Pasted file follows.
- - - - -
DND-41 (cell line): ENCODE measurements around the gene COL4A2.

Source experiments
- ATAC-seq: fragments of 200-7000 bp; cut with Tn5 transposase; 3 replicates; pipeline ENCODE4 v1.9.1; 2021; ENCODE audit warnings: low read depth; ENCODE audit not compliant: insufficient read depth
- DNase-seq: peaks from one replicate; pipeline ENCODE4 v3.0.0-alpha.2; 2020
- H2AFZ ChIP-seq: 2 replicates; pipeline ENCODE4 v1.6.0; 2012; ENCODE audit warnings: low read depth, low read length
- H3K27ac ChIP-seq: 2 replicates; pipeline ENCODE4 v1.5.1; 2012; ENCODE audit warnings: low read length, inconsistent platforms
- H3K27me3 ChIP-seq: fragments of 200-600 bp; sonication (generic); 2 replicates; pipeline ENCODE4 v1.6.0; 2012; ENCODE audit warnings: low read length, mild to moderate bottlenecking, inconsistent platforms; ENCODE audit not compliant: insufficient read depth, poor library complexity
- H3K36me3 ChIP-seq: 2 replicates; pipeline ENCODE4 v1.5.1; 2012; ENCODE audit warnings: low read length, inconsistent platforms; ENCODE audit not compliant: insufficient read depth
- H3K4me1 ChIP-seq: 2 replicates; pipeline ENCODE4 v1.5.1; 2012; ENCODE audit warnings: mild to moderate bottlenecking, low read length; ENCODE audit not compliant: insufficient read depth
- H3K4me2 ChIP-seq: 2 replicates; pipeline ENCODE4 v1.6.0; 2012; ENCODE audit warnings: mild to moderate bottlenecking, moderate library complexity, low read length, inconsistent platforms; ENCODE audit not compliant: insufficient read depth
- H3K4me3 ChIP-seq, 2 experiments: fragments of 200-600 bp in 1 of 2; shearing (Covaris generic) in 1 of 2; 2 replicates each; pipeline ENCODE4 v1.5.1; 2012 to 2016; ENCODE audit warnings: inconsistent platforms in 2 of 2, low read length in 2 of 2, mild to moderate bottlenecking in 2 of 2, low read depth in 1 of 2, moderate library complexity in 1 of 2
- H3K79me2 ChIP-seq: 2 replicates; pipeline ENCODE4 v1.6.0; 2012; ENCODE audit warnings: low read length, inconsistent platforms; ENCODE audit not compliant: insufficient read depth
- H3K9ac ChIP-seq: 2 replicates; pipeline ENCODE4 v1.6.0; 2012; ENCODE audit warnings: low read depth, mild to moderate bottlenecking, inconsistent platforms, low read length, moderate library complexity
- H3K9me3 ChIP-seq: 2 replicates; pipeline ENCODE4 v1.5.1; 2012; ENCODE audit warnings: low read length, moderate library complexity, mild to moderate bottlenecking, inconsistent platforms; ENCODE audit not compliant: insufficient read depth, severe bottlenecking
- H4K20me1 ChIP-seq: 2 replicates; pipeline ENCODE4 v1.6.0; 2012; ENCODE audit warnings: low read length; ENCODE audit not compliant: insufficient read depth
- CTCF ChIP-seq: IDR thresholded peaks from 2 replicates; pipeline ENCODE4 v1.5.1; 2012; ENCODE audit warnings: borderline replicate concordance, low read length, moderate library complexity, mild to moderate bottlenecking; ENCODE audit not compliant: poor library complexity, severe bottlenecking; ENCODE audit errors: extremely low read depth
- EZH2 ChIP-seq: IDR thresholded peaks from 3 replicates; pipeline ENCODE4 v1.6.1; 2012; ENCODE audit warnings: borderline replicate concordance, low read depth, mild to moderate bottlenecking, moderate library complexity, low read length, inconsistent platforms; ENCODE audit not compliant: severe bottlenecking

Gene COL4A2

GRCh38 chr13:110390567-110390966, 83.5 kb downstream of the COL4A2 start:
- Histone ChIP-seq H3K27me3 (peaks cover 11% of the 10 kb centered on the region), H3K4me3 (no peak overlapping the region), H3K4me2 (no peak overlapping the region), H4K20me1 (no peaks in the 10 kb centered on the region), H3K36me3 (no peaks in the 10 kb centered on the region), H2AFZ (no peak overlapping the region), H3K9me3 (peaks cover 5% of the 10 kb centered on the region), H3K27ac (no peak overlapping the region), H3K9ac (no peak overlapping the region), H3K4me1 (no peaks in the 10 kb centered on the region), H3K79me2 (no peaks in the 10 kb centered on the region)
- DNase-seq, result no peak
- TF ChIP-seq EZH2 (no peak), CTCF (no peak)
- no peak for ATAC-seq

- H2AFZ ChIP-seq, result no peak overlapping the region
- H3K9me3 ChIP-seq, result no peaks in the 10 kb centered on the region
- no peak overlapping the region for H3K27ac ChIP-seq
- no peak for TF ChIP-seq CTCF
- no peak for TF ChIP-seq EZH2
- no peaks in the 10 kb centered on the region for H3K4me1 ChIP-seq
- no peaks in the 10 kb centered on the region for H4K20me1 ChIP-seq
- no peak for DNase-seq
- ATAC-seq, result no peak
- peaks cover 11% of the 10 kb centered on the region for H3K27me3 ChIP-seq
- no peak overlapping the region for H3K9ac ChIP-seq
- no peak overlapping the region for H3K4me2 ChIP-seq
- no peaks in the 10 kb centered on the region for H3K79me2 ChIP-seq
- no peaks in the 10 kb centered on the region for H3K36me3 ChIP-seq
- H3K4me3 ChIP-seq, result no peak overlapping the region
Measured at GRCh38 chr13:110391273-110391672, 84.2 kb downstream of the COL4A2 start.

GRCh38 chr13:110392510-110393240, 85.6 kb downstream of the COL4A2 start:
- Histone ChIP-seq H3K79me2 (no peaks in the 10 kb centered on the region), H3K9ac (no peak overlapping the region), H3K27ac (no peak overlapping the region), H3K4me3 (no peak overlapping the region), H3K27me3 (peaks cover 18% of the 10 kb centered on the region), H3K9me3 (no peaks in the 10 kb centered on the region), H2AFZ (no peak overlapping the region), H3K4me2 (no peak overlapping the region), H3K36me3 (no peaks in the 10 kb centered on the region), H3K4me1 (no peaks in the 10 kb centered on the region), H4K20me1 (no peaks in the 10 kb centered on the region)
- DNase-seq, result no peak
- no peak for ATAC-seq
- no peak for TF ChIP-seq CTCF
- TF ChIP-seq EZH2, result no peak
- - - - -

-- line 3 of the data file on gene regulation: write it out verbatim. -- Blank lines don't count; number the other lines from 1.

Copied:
- ATAC-seq: fragments of 200-7000 bp; cut with Tn5 transposase; 3 replicates; pipeline ENCODE4 v1.9.1; 2021; ENCODE audit warnings: low read depth; ENCODE audit not compliant: insufficient read depth